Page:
Case Study

Competency Frameworks

Combined Utility

In developing competency frameworks, the training organization is better able to align with our business partners and provide confidence in the development of our employees.

Mark Chepke, VP of Training

Competency frameworks include three key components:

1. A series of training interventions (formal courses, qualifications, structured OJT) spanning the development lifecycle of a specific role. Each intervention indicates a point at which the employee is evaluated before they can progress to the next phase.

2. Phases of development that specify what job codes can be assigned to an employee based on the training requirements they have completed. This creates efficiencies in work scheduling and ensures employees are skilled and qualified to perform the work they are scheduled to do.

3. Core competencies that integrate standard technical skills with soft skills (business acumen, technological aptitude, customer experience, behavior and attitude, and safety) in every course, during on-the-job training, and in evaluations.

The Outcome

A huge part of NiSource’s success in creating and sustaining a competency-based training program has been building the program to be valuable to the business. In addition to developing full competency and building efficiency in training, these frameworks provide the following benefits to the business:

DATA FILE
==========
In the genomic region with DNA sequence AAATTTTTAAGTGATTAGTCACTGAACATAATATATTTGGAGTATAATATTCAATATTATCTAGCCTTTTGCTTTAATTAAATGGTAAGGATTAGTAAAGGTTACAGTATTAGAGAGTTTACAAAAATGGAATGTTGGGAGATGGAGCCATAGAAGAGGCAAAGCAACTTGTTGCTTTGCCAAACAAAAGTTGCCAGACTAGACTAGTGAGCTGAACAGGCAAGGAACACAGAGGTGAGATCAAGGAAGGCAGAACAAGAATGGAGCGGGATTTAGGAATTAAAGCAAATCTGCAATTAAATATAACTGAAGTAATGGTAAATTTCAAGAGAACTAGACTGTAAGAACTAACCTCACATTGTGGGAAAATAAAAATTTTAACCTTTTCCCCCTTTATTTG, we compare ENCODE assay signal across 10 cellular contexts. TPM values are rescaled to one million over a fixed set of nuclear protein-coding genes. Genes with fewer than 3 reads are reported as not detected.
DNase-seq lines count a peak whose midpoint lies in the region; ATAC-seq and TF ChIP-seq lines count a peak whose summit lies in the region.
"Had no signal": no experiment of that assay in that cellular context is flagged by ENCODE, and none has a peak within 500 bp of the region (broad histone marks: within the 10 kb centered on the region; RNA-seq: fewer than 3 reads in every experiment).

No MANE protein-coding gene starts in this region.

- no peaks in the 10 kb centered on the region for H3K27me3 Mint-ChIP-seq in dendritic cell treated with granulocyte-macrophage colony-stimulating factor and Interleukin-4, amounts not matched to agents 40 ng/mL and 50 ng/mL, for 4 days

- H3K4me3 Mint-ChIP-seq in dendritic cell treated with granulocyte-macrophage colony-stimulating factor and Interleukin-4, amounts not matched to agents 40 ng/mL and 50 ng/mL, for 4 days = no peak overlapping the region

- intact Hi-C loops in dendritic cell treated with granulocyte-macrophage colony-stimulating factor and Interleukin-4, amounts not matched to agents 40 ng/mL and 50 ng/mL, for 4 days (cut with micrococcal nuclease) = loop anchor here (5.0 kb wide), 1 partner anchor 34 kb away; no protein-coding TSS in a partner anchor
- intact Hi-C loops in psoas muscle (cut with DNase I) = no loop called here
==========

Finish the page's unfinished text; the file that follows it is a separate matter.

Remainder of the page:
• They are developed in close partnership with operations leadership to build consensus on the training requirements needed to support clearly defined operational goals.
  • They create a powerful communication tool that socializes early on the training that needs to be completed for field employees to proficiently contribute to the operations goals of the company.
  • They demonstrate the value of training to operations up front by aligning training requirements to job codes and work scheduling.
  • They create sign offs at different points of development, which creates a partnership between training and operations and ownership of employee development across the organization.
  • They provide consistency in role and training expectations across state lines while ensuring that individual state requirements and needs are met.